The United States completely withdrawing from Afghanistan will make fighting terror more difficult, a top general said on Tuesday.
Gen. Frank McKenzie, head of U.S. Central Command, told members of Congress in Washington that conducting counterterrorism requires finding targets, locating them, and eliminating them.
“If you’re out of the country, and you don’t have the ecosystem that we have there now, it will be harder to do that. It is not impossible to do that, it will just be harder to do it,” McKenzie said before the House Armed Services Committee.
Drones that are sent to kill terrorists, he added, would have to be sent from nearby countries if the United States no longer has a presence in Afghanistan. Instead of getting a drone in place in a matter of minutes, the length of time will be longer. Other options are sending a manned raid or launching a long-range precision strike. All are “inherently dangerous.”
Top American officials are looking into reaching agreements with countries next to and otherwise near Afghanistan to locate resources.
“I can tell you that the U.S. military can do just about anything. And we’re examining this problem with all of our resources right now to find a way to do it in the most intelligent, risk-free manner that we can,” McKenzie said.
Biden said that it’s time to end “America’s longest war.”
“We went to Afghanistan because of a horrific attack that happened 20 years ago. That cannot explain why we should remain there in 2021,” he added.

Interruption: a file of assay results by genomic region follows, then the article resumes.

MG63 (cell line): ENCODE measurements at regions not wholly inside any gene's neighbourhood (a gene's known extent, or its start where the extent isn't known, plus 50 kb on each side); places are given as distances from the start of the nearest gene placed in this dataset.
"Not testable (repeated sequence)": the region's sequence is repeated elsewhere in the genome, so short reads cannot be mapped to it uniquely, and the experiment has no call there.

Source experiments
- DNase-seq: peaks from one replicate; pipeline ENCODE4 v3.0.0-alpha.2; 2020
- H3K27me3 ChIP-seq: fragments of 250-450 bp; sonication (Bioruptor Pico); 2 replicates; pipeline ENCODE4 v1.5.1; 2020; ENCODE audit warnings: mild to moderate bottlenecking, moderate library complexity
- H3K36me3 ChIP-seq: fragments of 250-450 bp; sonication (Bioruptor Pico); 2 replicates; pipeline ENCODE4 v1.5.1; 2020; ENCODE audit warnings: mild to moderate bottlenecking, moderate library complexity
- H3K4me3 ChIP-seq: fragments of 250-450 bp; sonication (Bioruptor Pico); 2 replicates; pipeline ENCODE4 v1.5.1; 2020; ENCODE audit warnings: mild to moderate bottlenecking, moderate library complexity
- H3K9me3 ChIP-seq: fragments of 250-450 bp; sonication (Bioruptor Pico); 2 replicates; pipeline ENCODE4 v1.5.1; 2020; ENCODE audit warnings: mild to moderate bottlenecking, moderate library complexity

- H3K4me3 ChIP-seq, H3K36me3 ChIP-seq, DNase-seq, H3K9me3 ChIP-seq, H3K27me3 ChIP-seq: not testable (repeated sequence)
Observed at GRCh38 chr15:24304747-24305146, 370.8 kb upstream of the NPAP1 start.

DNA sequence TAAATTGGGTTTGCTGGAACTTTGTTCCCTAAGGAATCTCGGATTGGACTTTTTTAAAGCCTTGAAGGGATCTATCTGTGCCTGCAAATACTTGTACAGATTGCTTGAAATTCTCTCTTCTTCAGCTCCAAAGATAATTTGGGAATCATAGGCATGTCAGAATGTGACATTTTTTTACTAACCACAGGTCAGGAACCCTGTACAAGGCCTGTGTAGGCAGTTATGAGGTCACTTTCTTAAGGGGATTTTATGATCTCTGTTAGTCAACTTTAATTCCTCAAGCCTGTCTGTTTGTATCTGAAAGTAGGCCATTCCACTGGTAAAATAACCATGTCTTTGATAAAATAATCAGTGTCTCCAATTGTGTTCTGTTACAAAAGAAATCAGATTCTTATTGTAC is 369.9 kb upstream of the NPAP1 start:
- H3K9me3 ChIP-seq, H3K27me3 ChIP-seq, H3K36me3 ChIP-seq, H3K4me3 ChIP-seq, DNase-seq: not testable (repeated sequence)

Top military officials have cautioned both former President Donald Trump and Biden against removing all troops from Afghanistan, asserting it would make protecting America more difficult.
McKenzie in a talk in February said he remained concerned about the “extreme violence” the Taliban had carried out. Keeping levels of violence low was a condition of a deal the U.S. government under Trump reached with the Taliban, but Biden’s administration has axed that condition.
Countries next to Afghanistan like Pakistan and China will likely display “an array of hedging behaviors” as U.S. forces depart, the general said on Tuesday. Pakistan could be the most effective U.S. partner because leaders there are concerned about a wave of refugees trying to enter in the event civil war breaks out again.
Rep. Elissa Slotkin (D-Mich.), a former Department of Defense official, said that America had trouble getting intelligence and monitoring the threat of ISIS when it pulled troops from Iraq and wondered how things would be different with Afghanistan.
Groups like the Taliban and ISIS still want to launch attacks against the United States, McKenzie said.
“I think that is a reasonable concern. And I share that concern, frankly,” he said.
But Rep. Adam Smith (D-Wash.), the committee’s chairman, said that Biden’s decision to withdraw from Afghanistan was the right one.
“There was no easy, good decision here,” he told the hearing. “We have accomplished much of what we set out to accomplish in terms of degrading al Qaeda. Certainly, we killed Osama bin Laden, and we have significantly reduced the ability of terrorist groups to operate out of that region. And at between $14 and $20 billion a year, I don’t think that investment is justified at this point. I think the president made the right decision in terms of what our current defense priorities are.”